Welcome to the Myrmecology information portal - learn the study of Ants here. Ants belong to the Order Hymenoptera and Family Formicidae. Learn and understand insect taxonomy and Formicidae behaviors

ants.info-now.org logo graphicBookworm Insect Learn...THE WONDERFUL WORLD OF ANTS: ........Prehistoric Formicidae (Ants)

 

Eciton burchellii

photo courtesy of alexanderwild.com

 

.......................

Martialis heureka

photo by Sean Brady- Courtesy of Cornell University

 

PREHISTORIC FORMICIDAE (Ants) OF THE LATE JURASSIC - MID-CRETACEOUS PERIODS

Comming Soon!

Search Terms: Formicidae Hymenoptera learn Myrmecology Insect Behaviors

 

Share This Page:
 

info-now.org : Article Previews

From: "The Wonderful World of Ants" & "Gardening Tips".

The Ant, Taxonomic Family: Formicidae
by Dr. Carolyn Pararas-Carayannis

Ants are fascinating insects even though most people think of them as a nuisance. They are extremely hard workers and live in complex, underground colonies. Alone, a single ant cannot survive but as part of a team, where each ant has a particular job to do, they not only survive but they thrive. Twenty subfamilies compose Family: Formicidae (ITIS, 2006) and as of December, 2008 there have been 12,471 species recorded (Antbase, 2005). Over twice the number of recorded species are believed to exit. Ants thrive throughout the world in all geographic locations except for a few remote islands in the Atlantic, Pacific and Indian Oceans, Greenland, Iceland and the polar regions. Ants, Family: Formicidae range in size from 0.75 to 52 mm (0.030 to 2.0 in) and vary in color. Most are red or black, green is rare, and some tropical species have a metallic luster (Wikipedia, 2008). Ants are covered with read more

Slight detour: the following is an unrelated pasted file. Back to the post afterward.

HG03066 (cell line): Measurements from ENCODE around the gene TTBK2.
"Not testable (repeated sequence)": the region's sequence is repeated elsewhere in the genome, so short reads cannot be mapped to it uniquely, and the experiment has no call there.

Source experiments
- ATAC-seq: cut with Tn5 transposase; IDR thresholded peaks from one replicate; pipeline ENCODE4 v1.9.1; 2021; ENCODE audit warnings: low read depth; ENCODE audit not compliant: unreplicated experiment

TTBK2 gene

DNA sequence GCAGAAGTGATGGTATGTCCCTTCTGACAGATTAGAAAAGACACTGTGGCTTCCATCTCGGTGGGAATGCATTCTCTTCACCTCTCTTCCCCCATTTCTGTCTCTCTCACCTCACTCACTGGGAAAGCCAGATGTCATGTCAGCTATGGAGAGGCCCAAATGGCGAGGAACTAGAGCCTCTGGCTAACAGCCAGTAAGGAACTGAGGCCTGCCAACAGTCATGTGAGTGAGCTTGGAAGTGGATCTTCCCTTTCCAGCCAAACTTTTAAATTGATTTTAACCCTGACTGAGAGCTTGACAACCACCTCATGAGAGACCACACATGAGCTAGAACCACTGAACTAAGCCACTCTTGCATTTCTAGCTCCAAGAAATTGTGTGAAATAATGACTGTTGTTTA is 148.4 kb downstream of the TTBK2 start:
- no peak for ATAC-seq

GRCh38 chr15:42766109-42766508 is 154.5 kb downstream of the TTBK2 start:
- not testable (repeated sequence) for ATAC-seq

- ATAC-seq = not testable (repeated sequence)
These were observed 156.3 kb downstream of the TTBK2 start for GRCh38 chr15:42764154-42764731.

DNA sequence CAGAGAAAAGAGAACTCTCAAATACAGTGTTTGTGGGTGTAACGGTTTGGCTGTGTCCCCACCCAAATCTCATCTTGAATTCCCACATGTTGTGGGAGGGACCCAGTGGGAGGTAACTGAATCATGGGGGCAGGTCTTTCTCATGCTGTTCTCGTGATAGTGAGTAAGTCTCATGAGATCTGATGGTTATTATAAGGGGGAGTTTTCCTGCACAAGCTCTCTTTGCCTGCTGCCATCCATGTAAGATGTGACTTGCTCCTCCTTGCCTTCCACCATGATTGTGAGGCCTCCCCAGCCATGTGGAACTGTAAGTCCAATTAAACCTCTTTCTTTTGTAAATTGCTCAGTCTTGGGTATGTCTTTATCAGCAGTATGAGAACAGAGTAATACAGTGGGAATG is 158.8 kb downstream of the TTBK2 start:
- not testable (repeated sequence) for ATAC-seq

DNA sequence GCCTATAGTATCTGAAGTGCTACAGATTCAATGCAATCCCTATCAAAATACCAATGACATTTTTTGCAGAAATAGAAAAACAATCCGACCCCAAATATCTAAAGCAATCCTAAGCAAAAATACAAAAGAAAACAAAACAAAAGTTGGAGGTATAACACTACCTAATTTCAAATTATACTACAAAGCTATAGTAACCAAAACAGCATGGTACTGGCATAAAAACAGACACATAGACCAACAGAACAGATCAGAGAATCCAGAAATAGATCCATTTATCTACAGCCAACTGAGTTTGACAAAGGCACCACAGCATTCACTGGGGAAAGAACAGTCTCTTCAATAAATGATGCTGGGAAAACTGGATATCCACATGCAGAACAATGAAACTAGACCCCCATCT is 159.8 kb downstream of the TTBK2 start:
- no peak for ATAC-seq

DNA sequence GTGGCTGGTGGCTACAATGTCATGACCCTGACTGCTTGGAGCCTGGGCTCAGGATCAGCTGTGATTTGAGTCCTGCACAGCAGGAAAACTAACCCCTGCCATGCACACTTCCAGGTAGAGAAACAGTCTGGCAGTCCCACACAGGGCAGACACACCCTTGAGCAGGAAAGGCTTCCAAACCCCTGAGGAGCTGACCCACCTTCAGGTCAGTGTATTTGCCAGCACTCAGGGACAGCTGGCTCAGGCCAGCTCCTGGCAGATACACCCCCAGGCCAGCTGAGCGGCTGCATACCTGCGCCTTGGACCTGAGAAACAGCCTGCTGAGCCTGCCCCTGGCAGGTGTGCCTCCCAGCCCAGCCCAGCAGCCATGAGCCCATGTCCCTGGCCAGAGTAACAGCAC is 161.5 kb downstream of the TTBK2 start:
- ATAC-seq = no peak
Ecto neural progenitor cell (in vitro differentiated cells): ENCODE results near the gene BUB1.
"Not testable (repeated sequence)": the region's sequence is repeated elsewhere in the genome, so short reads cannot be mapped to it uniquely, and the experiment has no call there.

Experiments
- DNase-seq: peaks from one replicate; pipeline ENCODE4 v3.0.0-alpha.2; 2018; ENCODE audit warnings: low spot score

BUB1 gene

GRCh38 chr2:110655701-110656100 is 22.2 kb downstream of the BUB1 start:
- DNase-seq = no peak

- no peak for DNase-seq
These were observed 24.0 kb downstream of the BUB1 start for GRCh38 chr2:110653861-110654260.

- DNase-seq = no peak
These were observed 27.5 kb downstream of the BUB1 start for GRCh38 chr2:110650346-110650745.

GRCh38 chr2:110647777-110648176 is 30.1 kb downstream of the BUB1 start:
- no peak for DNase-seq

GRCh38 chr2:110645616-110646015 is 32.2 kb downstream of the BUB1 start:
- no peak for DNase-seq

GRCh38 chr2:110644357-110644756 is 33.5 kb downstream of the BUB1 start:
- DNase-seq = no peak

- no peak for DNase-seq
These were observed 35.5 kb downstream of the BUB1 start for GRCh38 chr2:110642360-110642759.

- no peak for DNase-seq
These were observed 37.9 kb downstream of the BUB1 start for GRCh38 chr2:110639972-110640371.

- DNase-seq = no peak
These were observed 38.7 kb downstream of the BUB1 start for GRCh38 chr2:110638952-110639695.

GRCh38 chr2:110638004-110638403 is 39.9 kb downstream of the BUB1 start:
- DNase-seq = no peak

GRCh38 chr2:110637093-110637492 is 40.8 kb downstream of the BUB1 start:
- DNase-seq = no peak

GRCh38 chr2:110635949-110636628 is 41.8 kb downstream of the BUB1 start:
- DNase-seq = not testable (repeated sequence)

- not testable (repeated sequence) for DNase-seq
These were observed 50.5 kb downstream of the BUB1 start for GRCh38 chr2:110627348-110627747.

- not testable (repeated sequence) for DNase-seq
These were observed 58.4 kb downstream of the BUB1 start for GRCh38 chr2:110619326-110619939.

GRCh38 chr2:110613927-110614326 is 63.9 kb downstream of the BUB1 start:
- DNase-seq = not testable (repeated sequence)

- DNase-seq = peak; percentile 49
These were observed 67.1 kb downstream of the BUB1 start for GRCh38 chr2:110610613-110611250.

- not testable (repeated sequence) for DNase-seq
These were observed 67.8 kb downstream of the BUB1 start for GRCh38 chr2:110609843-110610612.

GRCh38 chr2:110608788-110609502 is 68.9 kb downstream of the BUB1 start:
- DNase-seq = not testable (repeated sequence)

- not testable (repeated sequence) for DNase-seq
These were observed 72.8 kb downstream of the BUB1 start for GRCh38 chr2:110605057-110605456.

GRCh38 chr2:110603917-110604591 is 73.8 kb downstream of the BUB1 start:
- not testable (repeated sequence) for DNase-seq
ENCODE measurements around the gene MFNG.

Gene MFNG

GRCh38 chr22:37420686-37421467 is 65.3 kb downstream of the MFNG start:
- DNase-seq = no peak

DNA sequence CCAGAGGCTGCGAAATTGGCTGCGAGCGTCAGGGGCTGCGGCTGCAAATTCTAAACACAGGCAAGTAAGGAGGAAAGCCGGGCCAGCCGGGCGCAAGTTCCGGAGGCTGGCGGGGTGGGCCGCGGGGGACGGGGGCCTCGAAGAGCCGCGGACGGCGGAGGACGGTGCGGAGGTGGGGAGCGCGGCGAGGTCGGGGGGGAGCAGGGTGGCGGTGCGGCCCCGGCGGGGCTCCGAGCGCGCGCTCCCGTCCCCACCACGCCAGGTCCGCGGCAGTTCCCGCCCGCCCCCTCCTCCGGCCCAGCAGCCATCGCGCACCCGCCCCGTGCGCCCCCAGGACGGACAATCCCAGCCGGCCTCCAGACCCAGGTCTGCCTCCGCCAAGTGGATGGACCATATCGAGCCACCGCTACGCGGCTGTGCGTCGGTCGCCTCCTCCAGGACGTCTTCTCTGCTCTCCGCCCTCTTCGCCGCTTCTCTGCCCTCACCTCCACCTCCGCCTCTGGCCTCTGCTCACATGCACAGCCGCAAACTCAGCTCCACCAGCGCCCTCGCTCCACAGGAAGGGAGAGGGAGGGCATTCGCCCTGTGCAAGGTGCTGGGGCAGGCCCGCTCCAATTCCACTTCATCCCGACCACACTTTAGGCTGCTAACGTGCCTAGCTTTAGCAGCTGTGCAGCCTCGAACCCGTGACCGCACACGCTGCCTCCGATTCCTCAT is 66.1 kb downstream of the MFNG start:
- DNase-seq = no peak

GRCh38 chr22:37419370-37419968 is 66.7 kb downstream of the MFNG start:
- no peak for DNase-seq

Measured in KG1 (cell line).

The Flying Ant - A Nuptial Flight!
by Dr. Carolyn Pararas-Carayannis

Many people do not believe there are any such things as flying ants - but there are. Except for a few species, all males and sexually mature, ready-to-mate queens have have wings. Let's look at Carpenter ants, for instance. During late winter and early spring swarms of winged queens and winged males (produced during late summer) emerge from mature colony (satellite) nests for their nuptial flights. If nest locations are indoors, swarming individuals are easily identified, often trapped within the structure. The simultaneous mating flight of all winged sexual's produced from colonies within a specific geographic area is called "Nuptial Flight". This "swarming" is triggered by optimal environmental conditions (warm and humid) and read more


REFERENCES & ADDITIONAL READING

Copyright 2008 by Info-Now.Org, All Rights Reserved; Website design: C. Pararas-Carayannisl
info-now.org info provider of Ants, Formicidae,Hymenoptera, learn about ants, Myrmecology, taxonomy, behaviors

Once our link is placed at your website and you email us with the address, we will be glad to reciprocate and place your URL on our Reciprocal Link-Exchange page.

info-now.org: Site Map